Charles is the supreme governor of the Church of England, and if he does not object to it being represented in Jerusalem, why should the archbishop object to relocating the embassy to the Holy City, which also happens to be Israel’s capital?
A Sukkot soiree to never forget
■ THERE ARE many ways of product marketing, but for Jeffrey Mark, the owner and president of J. Mark Interiors with showrooms in Jerusalem and New York, the best way is to throw a party – preferably New York style, to which he invites past, present and potential clients, who sit on the sofas and armchairs that he and members of his team have designed, network with each other, listen to good music and indulge in high-quality food and drink.
Last Saturday night, he hosted a Sukkot soiree, with a black, white and gold 1920s theme. Waiters and waitresses, dressed in black and carrying pedestaled trays of canapes were on the constant move among the guests. There were also black-clothed buffets with additional mouthwatering offerings. The bar was black and styled as a speakeasy, and the four-piece band, whose members were also clad in black, played 1920s-style music. Although the invitation did not stipulate a dress code, most of the female guests wore black.
Gloves came back into vogue during the pandemic when health professionals and people working in restaurants wore gloves in order to avoid transmitting germs. But the gloves on display at the soiree were not of the surgical hygiene variety, but the elegant, old-fashioned long gloves that reach just above the elbow. Also on display were the long strands of pearls that were popular among flappers, and to add to the fashion element, there were books and artworks related to Gucci, Hermes, Chanel and Karl Lagerfeld.
Somewhat more updated was a book along whose spine was written: “The only way to do good work is to love what you do.” The quote came from the Apple personal computer pioneer and entrepreneur, the late Steve Jobs.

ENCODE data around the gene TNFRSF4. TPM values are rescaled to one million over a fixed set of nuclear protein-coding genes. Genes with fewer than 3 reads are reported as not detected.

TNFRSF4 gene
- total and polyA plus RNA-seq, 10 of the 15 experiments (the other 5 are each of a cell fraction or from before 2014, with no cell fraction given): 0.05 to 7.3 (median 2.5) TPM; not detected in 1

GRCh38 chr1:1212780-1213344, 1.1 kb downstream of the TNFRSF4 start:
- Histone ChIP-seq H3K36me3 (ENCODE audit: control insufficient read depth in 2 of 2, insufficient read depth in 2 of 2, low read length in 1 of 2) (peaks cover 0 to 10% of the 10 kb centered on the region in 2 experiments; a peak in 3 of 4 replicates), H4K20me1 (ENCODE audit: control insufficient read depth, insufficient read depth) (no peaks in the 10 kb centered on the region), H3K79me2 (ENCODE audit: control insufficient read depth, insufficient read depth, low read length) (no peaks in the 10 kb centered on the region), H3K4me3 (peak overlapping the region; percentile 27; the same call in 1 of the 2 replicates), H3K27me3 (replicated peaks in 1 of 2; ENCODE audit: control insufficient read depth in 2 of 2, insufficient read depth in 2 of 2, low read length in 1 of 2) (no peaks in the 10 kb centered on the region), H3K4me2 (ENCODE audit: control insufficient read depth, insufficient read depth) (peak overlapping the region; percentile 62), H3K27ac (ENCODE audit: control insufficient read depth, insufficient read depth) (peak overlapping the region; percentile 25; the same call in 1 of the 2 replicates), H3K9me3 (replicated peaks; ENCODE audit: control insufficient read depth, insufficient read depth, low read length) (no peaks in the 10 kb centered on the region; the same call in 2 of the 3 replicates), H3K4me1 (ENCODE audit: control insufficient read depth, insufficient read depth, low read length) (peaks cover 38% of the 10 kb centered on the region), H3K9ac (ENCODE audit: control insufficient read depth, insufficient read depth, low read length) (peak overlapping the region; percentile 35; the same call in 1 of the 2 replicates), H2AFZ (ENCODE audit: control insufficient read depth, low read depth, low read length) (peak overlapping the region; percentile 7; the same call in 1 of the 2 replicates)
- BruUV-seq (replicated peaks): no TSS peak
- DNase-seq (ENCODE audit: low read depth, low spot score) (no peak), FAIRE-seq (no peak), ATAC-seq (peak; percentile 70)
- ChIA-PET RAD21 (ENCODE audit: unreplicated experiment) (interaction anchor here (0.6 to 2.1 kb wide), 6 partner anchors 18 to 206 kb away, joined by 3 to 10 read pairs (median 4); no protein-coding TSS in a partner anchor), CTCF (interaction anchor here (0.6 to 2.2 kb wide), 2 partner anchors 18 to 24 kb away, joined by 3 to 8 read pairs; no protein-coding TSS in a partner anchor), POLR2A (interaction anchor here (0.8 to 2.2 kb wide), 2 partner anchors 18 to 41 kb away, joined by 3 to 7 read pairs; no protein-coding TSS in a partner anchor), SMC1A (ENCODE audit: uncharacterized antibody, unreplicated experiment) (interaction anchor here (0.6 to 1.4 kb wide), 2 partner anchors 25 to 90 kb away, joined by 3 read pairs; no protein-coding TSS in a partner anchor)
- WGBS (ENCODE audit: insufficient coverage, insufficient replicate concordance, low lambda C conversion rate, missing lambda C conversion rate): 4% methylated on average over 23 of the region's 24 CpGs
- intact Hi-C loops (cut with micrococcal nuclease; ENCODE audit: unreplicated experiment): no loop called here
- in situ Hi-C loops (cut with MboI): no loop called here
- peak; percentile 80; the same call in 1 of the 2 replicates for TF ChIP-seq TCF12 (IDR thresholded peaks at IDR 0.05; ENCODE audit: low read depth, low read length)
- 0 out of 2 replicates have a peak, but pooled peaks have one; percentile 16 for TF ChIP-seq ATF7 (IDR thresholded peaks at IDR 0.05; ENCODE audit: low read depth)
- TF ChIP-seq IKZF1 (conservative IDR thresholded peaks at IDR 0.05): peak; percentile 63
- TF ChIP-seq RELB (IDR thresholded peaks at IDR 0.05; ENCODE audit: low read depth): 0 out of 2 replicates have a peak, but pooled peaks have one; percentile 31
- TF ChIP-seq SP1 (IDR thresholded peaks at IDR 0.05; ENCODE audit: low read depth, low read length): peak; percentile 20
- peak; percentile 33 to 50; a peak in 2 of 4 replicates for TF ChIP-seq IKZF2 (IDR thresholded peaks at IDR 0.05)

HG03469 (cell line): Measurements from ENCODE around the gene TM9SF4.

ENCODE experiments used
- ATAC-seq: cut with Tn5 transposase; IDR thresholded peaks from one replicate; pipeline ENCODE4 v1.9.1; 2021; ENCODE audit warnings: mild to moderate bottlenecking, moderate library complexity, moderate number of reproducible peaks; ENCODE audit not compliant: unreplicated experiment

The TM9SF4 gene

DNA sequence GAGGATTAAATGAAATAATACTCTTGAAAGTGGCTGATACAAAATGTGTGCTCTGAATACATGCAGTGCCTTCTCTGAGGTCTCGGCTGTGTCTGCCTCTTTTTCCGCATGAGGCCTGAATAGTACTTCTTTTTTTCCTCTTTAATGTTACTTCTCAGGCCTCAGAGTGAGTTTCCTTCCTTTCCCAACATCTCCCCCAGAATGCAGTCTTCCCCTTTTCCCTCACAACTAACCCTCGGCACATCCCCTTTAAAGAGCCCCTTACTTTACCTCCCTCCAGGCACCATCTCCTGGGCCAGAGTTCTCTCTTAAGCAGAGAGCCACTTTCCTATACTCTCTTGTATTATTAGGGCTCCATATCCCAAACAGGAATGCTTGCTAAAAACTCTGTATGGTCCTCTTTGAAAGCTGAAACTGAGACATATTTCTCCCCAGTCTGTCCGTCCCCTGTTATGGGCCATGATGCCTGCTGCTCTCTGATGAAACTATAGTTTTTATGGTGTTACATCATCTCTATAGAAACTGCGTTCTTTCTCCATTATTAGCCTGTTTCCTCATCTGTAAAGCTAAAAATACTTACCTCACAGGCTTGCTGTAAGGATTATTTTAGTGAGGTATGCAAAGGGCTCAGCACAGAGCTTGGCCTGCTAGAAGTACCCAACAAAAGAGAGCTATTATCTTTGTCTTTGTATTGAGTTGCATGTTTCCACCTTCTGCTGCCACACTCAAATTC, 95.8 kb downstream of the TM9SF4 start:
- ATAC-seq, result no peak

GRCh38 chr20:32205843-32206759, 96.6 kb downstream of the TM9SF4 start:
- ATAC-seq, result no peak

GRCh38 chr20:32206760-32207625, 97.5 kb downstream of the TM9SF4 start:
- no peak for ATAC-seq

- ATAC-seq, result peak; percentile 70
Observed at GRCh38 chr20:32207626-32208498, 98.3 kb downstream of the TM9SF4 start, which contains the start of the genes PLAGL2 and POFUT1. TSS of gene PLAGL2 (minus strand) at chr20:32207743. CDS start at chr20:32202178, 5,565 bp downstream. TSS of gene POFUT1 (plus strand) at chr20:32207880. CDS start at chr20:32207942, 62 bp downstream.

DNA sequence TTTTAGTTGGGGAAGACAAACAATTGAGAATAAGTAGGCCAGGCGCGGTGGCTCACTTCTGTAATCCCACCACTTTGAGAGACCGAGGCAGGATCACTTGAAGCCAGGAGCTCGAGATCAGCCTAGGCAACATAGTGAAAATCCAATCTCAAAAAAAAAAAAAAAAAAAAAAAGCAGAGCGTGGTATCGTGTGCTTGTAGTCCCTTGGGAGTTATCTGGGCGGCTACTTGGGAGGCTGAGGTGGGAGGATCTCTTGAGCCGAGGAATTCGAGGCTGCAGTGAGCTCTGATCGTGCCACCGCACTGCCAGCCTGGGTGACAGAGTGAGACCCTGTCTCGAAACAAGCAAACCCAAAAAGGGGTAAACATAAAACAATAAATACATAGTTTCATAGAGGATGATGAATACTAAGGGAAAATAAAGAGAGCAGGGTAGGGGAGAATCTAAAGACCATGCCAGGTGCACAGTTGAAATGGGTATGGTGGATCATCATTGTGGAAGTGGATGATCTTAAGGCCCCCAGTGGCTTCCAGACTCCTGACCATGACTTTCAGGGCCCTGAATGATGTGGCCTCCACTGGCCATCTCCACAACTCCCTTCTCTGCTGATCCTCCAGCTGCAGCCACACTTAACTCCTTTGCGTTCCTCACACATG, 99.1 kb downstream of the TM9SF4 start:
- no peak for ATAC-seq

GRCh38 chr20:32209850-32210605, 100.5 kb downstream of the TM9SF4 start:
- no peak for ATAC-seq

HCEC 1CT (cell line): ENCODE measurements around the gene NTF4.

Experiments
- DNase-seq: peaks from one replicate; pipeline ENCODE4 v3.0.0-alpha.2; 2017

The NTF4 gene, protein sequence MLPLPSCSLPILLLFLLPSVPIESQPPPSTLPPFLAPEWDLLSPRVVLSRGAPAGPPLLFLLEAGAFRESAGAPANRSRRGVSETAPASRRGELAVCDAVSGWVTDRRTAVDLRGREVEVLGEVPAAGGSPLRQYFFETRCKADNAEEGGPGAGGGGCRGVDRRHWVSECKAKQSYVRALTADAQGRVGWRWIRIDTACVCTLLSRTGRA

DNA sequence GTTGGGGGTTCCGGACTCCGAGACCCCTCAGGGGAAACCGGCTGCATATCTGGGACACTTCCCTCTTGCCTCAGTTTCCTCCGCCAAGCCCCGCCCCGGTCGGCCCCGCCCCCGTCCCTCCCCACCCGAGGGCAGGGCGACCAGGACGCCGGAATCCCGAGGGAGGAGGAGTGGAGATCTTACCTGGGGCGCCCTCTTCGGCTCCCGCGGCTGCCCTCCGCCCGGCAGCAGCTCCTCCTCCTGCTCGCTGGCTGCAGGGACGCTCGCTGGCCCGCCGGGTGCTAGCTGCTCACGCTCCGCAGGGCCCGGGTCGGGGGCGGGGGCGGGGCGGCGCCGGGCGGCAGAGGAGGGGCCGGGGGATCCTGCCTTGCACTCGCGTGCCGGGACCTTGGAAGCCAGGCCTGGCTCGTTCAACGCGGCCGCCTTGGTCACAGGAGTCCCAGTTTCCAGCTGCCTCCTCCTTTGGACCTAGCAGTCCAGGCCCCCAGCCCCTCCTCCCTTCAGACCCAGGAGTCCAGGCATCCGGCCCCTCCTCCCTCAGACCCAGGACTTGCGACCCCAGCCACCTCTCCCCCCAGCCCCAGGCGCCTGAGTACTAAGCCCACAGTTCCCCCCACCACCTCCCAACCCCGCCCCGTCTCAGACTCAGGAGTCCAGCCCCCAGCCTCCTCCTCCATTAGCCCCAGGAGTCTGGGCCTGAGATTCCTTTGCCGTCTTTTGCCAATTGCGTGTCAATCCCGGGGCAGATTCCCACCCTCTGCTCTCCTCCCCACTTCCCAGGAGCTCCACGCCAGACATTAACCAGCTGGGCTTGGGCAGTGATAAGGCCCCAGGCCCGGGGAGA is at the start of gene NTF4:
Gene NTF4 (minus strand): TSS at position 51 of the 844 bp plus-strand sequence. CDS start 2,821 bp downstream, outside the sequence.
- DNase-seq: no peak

There is no doubt that Mark loves what he does, as evidenced by the frequent changes in his showroom. He not only supplies furniture and furnishings but also helps clients to decorate the interiors of their homes so that his designs can be displayed to their best advantage while reflecting the taste of the home occupant.
Everyone loves a party, and people were coming and going all night. It was a great prelude to Sukkot, which emphasized the difference between temporary and permanent housing.
Efrat mayor invited Palestinians to his sukkah every year
■ ON THE subject of temporary housing, meaning the sukkah, Efrat Mayor Oded Revivi has made it a practice to invite his Palestinian neighbors to his sukkah. He also invites local Arabs and Druze who come from all over the country, mainly out of curiosity but staying to discuss mutual problems. Once Palestinians, local Arabs and Jews begin to discuss mutually troubling issues, suspicion and hostilities begin to fade.
Revivi believes that a lot of the negative feeling between Jews and Arabs is based on ignorance. Once they begin to know and understand each other in his sukkah, attitudes start to change. When he first began to hold an open house in his sukkah, he asked his Palestinian friend Yusuf how many people he thought might come. Yusuf estimated that maybe 10. More than three times that number came from his village, and over the years the numbers continue to multiply.
Unfortunately, due to the high crime rate in the Arab community, plus the recent acts of Palestinian terrorism, there is a tendency to paint all Arabs with the same brush. This is very unfair. So is collective punishment, in which innocent people are penalized for the crimes of one or two members of their community. The majority of Arabs are law-abiding and are interested in a peaceful existence for themselves and their families.
Revivi is not the only Israeli who understands this, and there is a lot of goodwill and cooperation between Jews and Arabs – including Palestinian Arabs – that is below the radar and doesn’t receive publicity. Just another example of good news being no news.
Danish Jewish community
■ VETERAN FOREIGN correspondent Hanne Foighel, who is a print and broadcast journalist for Danish media outlets, recently authored a book in Danish, Stone on stone – my 400-year-old Danish Jewish roots, which was published and launched last week by the Danish Jewish Museum.
When one thinks of Jews in relation to Denmark, it is usually in terms of how the Danish resistance movement managed to evacuate the overwhelming majority of the country’s 7,800 Jews during the Holocaust.
Perhaps because Denmark’s Jewish community was and is so small, little is known about it, even in the Jewish world.
The history of Jews in Denmark goes back to the 17th century. Foighel opens a window to that history by using her own family history to “walk through” centuries that Jews owe to the generosity of the Danish Crown. She cites a letter written November 25, 1622, by King Christian IV, who invited the Sephardi communities in Hamburg and Amsterdam to move to his new trade town Glückstadt with a view to boosting trade.